There were fireworks to end the evening, and they were wonderful. Wonderfully loud, wonderfully bright and wonderfully close. Maybe it was the wind, but if you weren’t careful, you could even feel some of the residue hit your face. My family smelled like sulpher at the end. We’ve been to countless fireworks displays before, so as beautiful as it was, for me it did not quite match the quiet magic of the balloons. Which did not stop us from taking innumerable photographs of them.

You may ask why anyone should get so worked up about an old bridge being turned into a park -- a park, by the way, that many people are afraid to go on because it’s so high up. Well, I’ve asked myself that question, too.

First, I love the idea of something old and forgotten being given new life. The old being made new, the cast down being raised up again -- for a pastor, this all resonates with my sense of what life is all about.

Second, get out there on the walkway and look over the river. There’s such beauty. It was what I thought it would be, and it inspires. We were just at the Grand Canyon taking in its grandure this summer. I am thrilled to have our own wonder right here.

Third, though I don’t have a fear of heights, at least one person I know who does still went out there Friday evening. He said it did not bother him in the least. No promises, but that’s the testimony.

Sadly, I had to miss Saturday’s festivities because I had to be out of town for a meeting, but Friday night will live on in my memory. It was, well, illuminating.

You can learn more about the Walkway Over The Hudson at

Breaking Up Is Hard To Do - A Sermon

I would like you to take a pen, take out your bulletin, and draw a line through the sermon title. But remember it - that’s next week’s sermon. We do clergy bible study a week in advance, on Thursday, which is usually when I give Dyan the sermon title. Well, I came out of bible study thinking about next week’s sermon - and gave her that title. If you want to have a title for this week’s sermon, let’s call it: “Breaking Up Is Hard to Do”

In Mosaic law, the woman had little power. All you had to do was write a certificate of divorce. In some mideastern cultures, the man still only has to say, “I divorce you” three times to the woman and send her away. (There is the story going around about the man who tried to divorce his wife by sending her an e-mail with the message, “I divorce you, I divorce you, I divorce you.” She contested it, and the judge upheld her complaint, insisting that one must tell the woman face to face. I believe the man gave up on the divorce because he was afraid to face her.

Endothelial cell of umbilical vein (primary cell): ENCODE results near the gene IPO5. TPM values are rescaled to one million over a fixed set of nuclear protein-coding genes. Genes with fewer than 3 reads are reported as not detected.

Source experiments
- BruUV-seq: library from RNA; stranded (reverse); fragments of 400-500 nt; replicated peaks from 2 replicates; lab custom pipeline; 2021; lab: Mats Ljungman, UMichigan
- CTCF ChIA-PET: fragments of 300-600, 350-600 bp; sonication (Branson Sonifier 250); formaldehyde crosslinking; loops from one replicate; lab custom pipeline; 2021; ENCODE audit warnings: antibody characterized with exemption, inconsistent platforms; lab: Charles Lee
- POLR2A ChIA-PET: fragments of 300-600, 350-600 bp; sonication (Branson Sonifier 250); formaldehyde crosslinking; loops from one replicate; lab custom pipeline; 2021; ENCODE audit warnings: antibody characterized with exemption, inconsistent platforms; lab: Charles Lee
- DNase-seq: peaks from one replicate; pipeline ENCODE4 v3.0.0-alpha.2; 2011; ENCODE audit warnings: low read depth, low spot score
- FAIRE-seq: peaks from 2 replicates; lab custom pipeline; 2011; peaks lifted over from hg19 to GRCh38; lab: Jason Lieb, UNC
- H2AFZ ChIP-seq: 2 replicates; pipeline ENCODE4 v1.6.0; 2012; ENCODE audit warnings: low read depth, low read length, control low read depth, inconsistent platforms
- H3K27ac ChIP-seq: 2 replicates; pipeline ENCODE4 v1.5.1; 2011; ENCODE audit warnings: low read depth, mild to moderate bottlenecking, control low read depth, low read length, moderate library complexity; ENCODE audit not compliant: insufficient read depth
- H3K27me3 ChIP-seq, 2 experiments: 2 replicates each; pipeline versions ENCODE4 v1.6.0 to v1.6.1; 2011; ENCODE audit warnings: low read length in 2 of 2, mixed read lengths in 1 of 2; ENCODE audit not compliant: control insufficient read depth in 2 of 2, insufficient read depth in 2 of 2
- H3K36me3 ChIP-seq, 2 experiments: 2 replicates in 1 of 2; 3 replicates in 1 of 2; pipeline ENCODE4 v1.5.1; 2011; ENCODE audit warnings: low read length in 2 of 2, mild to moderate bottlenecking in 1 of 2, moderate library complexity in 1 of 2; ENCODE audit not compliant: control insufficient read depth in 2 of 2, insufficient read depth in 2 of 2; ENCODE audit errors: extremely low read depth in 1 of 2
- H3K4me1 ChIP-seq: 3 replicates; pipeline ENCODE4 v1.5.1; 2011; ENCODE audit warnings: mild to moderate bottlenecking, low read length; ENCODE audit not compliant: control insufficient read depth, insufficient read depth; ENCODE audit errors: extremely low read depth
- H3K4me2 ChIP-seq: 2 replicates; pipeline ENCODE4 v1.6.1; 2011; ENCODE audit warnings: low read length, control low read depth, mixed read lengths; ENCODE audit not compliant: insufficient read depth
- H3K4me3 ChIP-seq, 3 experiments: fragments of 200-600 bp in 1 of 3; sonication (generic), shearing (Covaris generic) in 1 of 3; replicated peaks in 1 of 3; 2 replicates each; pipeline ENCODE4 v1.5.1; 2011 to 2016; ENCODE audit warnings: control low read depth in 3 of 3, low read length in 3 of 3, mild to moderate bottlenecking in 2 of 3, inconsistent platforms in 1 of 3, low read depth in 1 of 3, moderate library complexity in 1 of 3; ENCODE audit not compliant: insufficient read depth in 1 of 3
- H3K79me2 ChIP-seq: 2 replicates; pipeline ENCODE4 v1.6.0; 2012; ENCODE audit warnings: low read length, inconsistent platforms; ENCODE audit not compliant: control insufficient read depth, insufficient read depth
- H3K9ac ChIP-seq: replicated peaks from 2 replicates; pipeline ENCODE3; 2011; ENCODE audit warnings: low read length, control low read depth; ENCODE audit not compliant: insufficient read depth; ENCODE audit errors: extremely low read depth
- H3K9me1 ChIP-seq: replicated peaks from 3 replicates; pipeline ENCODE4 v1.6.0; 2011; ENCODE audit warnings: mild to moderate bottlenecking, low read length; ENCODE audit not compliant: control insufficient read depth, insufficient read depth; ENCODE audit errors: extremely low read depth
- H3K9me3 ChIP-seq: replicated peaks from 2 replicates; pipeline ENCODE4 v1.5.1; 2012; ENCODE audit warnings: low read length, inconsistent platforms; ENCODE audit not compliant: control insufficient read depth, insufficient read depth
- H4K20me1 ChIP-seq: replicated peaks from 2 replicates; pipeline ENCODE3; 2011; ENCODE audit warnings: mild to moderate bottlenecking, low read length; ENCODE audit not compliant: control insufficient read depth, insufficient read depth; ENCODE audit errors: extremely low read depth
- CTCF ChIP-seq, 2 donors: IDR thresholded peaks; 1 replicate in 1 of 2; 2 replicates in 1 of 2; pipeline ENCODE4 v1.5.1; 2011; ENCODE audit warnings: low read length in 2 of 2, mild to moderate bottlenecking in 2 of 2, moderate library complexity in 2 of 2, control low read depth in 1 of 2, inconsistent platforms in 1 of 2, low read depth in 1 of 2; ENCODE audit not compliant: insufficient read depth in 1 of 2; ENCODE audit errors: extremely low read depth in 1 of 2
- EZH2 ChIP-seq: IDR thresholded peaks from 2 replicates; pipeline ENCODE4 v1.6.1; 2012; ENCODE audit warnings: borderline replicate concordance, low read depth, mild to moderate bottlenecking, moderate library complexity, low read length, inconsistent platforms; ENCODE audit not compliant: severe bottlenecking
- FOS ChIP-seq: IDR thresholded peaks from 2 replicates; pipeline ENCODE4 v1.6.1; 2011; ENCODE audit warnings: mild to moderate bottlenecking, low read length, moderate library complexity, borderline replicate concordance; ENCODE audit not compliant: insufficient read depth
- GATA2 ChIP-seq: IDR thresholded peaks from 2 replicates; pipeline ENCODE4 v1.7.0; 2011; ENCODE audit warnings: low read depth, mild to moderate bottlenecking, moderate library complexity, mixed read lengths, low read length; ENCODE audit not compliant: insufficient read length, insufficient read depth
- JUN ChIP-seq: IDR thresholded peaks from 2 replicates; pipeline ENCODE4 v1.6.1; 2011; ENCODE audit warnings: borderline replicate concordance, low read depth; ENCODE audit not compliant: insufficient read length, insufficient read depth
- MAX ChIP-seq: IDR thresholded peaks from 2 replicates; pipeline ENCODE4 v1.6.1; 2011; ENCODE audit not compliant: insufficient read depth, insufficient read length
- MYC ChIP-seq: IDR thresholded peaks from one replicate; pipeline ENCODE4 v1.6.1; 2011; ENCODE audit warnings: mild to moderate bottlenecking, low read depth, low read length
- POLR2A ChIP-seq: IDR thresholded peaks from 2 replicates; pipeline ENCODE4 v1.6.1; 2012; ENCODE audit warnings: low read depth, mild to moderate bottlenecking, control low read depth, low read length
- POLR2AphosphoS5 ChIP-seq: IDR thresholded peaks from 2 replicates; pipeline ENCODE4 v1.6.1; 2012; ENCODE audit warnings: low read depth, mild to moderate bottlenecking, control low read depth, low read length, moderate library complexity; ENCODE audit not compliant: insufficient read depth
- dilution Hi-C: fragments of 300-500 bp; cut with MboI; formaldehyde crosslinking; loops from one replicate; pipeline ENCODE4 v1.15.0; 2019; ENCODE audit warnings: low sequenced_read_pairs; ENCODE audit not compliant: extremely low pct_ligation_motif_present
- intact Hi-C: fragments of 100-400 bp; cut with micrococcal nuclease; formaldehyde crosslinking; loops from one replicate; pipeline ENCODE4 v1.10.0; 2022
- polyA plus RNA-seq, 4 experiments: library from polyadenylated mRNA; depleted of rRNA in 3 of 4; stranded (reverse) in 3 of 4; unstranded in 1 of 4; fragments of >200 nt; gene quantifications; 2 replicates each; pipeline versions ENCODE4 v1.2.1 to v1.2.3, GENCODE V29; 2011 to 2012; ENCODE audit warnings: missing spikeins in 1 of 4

Well, to be honest, I can understand that. If you’ve ever been divorced -- and most of you know that I was divorced in my 20s -- you know it is painful and messy and affects you for the rest of your life. Many peole prefer to simply run away - or have affairs - than deal with the firestorm of ending a relationship.

Of course, if you were a woman in Jesus’ or Moses’ day, it was easier -- you were property and could not send a man away. Property has no rights -- and property has no relationships.

Here is the spirit of what Jesus was getting at. The divorce law perverted the idea of relationship. God created us male and female -- God created us to be in relationship -- and when we turn that relationship into a commodity, we destroy its purpose. We also make it disoposable.

Rather than invest ourselves fully into the relationship -- which makes getting out very hard -- we keep it on the surface level. “She’s property to get rid of when she becomes inconvenient or irritable. I can get a replacement.” That’s hardness of heart.

But if you invest yourself into a relationship -- put your whole self into it -- you know that it’s ending is painful, hard, too much to bear alone. That is as it should be in marriage and in life.

You can skim along with superficial relationships, saying hello and goodbye with relative ease -- with the simplicity in fact of writing a certificate of dismissal. But they will remain forever superficial, disposable acquaintances who cannot help you grow in your heart. You remain cold and sterile.

When you commit to another person, something new appears. Jesus calls it two becoming one. Whatever you want to call it, the bond is strong and does not break easily because to break the bond is to break a part of yourself.

This is how our relationship with God, can be too. Remember old Job? God lets Satan torment him, kill his children, destroy his business and ravage his body with sores. Lot’s wife says, “Why don’t you just curse God and die?” Not that she really wanted to get rid of him -- I think -- but she figured he was done for. She believed God had abandoned Job, so Job should do the same.

Only Job could not. He did not understand the abuse God was putting him through, but he knew that they had been together a very long time. He knew that his relationship with God had been real and committed. He could not and would not let go so easily. Not until he heard directly from God that it was over. For him, the greatest tragedy would have been to be without God even in the midst of the pain and suffering.

Now, I should point out that the message of Job’s story is not that God likes to play with us like a cat with a mouse. The main point of the story was meant to be that bad things happen to ALL people, not just those who deserve them, which was a prevailing thought at the time. You know, “if you’re sick or poor or blind, you deserve it, so we don’t have to help you.” The story was told to remind us that your circumstances are not a reflection of your goodness, so don’t judge the poor.

But it is the depth of relationship that comes through. It is more important to Job than riches or health or even posterity. And that is what we seek in our relationship with God -- and if we’re smart -- with each other.

Remember the words from the marriage ceremony? For better, for worse, for richer, for poorer, in sickness and in health, till we are parted by death. This is not only good for marriage, but for all of us. For it is in Christ that we are not many but one, and what God has joined, let no one separate. Amen.